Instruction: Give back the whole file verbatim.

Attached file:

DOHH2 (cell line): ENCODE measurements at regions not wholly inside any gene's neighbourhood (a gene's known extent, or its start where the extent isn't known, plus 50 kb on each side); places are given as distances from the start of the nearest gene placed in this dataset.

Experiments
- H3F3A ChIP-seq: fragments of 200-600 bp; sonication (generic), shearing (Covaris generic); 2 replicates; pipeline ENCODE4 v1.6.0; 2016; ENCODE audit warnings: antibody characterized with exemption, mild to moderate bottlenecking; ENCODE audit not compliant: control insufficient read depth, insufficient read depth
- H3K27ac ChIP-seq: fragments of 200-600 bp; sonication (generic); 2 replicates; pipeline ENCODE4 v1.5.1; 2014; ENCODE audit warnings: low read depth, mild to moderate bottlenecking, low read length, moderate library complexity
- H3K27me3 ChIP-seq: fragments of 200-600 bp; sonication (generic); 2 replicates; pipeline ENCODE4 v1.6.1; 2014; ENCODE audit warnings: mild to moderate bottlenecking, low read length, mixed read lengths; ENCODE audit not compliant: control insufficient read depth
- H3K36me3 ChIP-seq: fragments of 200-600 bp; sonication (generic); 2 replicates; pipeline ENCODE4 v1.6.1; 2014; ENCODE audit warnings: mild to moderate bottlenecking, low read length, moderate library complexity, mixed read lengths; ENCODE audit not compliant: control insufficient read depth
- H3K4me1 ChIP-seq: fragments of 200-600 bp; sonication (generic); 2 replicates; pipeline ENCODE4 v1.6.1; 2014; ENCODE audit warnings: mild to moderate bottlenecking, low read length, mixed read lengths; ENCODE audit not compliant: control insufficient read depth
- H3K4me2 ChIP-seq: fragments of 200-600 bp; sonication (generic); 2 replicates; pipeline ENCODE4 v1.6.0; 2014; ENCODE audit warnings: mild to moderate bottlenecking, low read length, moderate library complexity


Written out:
DOHH2 (cell line): ENCODE measurements at regions not wholly inside any gene's neighbourhood (a gene's known extent, or its start where the extent isn't known, plus 50 kb on each side); places are given as distances from the start of the nearest gene placed in this dataset.

Experiments
- H3F3A ChIP-seq: fragments of 200-600 bp; sonication (generic), shearing (Covaris generic); 2 replicates; pipeline ENCODE4 v1.6.0; 2016; ENCODE audit warnings: antibody characterized with exemption, mild to moderate bottlenecking; ENCODE audit not compliant: control insufficient read depth, insufficient read depth
- H3K27ac ChIP-seq: fragments of 200-600 bp; sonication (generic); 2 replicates; pipeline ENCODE4 v1.5.1; 2014; ENCODE audit warnings: low read depth, mild to moderate bottlenecking, low read length, moderate library complexity
- H3K27me3 ChIP-seq: fragments of 200-600 bp; sonication (generic); 2 replicates; pipeline ENCODE4 v1.6.1; 2014; ENCODE audit warnings: mild to moderate bottlenecking, low read length, mixed read lengths; ENCODE audit not compliant: control insufficient read depth
- H3K36me3 ChIP-seq: fragments of 200-600 bp; sonication (generic); 2 replicates; pipeline ENCODE4 v1.6.1; 2014; ENCODE audit warnings: mild to moderate bottlenecking, low read length, moderate library complexity, mixed read lengths; ENCODE audit not compliant: control insufficient read depth
- H3K4me1 ChIP-seq: fragments of 200-600 bp; sonication (generic); 2 replicates; pipeline ENCODE4 v1.6.1; 2014; ENCODE audit warnings: mild to moderate bottlenecking, low read length, mixed read lengths; ENCODE audit not compliant: control insufficient read depth
- H3K4me2 ChIP-seq: fragments of 200-600 bp; sonication (generic); 2 replicates; pipeline ENCODE4 v1.6.0; 2014; ENCODE audit warnings: mild to moderate bottlenecking, low read length, moderate library complexity